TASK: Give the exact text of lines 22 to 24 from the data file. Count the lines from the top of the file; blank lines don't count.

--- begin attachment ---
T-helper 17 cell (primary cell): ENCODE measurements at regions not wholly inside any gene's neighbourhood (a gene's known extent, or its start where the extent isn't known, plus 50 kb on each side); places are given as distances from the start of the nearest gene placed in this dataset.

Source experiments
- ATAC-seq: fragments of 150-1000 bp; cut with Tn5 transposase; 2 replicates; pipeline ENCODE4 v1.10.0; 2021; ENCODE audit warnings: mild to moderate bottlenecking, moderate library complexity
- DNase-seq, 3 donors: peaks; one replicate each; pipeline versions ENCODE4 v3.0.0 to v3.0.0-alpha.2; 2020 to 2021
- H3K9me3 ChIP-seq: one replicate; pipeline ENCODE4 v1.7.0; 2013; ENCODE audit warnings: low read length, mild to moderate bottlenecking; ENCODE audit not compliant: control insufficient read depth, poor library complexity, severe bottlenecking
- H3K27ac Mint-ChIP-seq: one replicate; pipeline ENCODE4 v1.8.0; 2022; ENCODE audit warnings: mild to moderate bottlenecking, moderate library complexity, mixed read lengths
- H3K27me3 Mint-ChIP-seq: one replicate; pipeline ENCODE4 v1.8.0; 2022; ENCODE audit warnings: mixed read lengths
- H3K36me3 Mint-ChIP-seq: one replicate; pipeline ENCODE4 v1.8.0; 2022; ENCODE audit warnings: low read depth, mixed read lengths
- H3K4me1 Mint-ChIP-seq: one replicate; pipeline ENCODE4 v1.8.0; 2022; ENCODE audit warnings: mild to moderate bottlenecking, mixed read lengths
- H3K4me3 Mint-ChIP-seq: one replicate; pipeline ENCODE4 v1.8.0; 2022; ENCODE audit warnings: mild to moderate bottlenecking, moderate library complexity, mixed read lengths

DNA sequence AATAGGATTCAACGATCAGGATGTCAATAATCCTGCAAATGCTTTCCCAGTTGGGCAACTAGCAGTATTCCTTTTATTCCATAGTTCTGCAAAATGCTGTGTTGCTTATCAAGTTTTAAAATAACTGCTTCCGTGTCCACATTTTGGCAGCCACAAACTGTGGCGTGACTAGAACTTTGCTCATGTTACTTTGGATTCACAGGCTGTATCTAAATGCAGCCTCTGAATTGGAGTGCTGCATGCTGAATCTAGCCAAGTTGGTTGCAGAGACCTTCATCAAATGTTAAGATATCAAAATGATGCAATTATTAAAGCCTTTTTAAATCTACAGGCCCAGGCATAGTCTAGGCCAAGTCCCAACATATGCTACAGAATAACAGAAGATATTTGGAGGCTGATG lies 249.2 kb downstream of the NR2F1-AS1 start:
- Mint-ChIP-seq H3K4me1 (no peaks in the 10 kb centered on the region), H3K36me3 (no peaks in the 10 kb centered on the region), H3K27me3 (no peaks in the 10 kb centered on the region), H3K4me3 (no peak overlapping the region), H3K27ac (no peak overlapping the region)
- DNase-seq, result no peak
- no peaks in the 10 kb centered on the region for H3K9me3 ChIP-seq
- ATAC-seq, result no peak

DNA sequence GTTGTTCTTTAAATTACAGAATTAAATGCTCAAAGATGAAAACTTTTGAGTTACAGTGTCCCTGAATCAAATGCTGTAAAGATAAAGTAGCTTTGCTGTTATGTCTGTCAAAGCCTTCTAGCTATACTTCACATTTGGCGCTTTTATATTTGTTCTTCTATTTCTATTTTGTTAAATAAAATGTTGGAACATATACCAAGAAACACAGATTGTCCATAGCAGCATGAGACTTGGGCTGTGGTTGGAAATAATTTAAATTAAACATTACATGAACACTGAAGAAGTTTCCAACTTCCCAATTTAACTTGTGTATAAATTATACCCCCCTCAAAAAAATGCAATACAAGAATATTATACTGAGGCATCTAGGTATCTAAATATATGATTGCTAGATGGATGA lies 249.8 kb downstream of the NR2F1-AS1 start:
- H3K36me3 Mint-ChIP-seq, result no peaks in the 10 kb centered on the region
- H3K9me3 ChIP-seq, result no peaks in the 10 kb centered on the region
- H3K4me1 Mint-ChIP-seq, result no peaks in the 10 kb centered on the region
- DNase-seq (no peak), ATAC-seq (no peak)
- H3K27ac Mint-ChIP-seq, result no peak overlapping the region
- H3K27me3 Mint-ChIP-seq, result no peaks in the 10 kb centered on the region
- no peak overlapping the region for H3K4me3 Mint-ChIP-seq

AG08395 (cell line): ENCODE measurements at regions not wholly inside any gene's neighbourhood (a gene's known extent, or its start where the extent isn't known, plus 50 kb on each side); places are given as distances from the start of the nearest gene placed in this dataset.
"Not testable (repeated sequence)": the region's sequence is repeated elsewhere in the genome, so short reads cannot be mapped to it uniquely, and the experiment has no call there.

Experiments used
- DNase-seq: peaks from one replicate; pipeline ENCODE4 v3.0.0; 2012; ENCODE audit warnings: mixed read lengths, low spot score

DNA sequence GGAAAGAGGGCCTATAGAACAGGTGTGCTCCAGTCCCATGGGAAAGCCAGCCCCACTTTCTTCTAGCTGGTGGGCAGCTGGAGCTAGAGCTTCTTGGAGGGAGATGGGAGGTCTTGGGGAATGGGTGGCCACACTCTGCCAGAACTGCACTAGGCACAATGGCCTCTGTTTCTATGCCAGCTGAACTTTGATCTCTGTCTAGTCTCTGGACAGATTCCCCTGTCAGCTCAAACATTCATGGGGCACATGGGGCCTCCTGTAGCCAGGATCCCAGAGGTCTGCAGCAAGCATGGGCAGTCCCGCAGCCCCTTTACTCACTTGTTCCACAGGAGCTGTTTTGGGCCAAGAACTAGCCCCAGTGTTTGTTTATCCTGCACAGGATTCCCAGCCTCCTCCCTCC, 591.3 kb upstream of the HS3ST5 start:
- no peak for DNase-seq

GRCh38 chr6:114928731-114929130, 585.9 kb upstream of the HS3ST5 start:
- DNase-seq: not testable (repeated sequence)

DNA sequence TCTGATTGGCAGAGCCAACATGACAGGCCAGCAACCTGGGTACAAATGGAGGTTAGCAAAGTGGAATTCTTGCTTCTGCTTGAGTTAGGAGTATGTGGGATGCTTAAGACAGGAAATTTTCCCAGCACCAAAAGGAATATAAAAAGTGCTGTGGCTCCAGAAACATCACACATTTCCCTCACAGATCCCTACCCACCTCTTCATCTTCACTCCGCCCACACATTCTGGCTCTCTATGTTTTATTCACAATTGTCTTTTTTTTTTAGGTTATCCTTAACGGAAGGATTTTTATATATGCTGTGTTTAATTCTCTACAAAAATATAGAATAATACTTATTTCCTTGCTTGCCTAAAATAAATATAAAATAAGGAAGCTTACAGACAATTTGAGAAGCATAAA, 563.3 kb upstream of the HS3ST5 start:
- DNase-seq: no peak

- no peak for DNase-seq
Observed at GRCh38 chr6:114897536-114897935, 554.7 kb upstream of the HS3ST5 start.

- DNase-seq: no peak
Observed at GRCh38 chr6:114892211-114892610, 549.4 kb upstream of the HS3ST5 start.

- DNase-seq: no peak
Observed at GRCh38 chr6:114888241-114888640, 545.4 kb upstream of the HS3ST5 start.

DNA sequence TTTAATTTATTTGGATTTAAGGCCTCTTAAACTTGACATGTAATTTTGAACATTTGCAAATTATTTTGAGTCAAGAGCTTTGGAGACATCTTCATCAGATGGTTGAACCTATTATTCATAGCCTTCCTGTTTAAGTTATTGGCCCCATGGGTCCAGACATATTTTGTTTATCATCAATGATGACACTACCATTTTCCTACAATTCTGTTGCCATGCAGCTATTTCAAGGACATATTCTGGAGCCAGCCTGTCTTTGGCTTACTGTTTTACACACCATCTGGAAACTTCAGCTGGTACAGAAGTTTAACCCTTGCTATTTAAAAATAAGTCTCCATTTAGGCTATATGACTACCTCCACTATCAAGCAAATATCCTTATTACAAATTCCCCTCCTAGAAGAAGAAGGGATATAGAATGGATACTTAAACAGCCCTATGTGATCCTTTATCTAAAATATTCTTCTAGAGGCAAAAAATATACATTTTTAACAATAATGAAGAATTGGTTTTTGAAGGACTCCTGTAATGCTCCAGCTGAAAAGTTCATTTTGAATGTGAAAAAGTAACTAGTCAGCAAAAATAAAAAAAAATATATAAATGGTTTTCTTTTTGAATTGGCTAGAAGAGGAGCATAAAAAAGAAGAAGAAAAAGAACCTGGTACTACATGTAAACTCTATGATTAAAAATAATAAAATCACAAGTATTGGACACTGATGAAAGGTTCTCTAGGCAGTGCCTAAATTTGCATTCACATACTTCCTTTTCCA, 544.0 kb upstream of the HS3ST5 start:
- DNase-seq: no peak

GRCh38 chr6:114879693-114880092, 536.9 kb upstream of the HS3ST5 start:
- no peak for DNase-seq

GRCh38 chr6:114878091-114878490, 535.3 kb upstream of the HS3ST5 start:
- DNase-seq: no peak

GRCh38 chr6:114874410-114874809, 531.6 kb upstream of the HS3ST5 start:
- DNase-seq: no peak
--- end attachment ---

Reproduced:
- H3K27me3 Mint-ChIP-seq, result no peaks in the 10 kb centered on the region
- no peak overlapping the region for H3K4me3 Mint-ChIP-seq

AG08395 (cell line): ENCODE measurements at regions not wholly inside any gene's neighbourhood (a gene's known extent, or its start where the extent isn't known, plus 50 kb on each side); places are given as distances from the start of the nearest gene placed in this dataset.